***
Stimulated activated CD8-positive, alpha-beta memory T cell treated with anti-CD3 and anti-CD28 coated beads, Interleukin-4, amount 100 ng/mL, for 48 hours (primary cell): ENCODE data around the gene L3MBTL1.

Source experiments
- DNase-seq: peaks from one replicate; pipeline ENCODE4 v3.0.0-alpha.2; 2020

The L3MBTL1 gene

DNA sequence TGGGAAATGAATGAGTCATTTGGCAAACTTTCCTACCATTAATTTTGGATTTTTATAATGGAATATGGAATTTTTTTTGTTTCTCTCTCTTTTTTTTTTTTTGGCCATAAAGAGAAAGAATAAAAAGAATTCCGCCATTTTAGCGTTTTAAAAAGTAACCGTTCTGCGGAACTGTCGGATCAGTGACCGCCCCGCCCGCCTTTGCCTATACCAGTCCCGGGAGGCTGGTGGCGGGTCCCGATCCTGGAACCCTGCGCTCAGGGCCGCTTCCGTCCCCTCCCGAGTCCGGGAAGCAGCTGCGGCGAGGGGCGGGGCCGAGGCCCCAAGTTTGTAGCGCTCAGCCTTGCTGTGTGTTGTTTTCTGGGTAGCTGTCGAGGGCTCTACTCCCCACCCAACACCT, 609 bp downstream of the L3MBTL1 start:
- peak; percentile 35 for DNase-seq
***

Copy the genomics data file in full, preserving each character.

Stimulated activated CD8-positive, alpha-beta memory T cell treated with anti-CD3 and anti-CD28 coated beads, Interleukin-4, amount 100 ng/mL, for 48 hours (primary cell): ENCODE data around the gene L3MBTL1.

Source experiments
- DNase-seq: peaks from one replicate; pipeline ENCODE4 v3.0.0-alpha.2; 2020

The L3MBTL1 gene

DNA sequence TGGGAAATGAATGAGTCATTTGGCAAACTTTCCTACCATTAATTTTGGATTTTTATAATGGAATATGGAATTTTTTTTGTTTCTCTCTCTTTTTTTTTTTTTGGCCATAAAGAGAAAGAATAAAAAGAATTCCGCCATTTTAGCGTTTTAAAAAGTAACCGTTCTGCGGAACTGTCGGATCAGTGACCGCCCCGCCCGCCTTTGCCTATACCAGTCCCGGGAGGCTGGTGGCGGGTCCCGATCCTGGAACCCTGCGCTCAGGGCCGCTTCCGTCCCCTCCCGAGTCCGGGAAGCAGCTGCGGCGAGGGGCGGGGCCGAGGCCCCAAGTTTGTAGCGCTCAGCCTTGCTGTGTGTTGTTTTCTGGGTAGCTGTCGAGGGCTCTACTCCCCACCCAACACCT, 609 bp downstream of the L3MBTL1 start:
- peak; percentile 35 for DNase-seq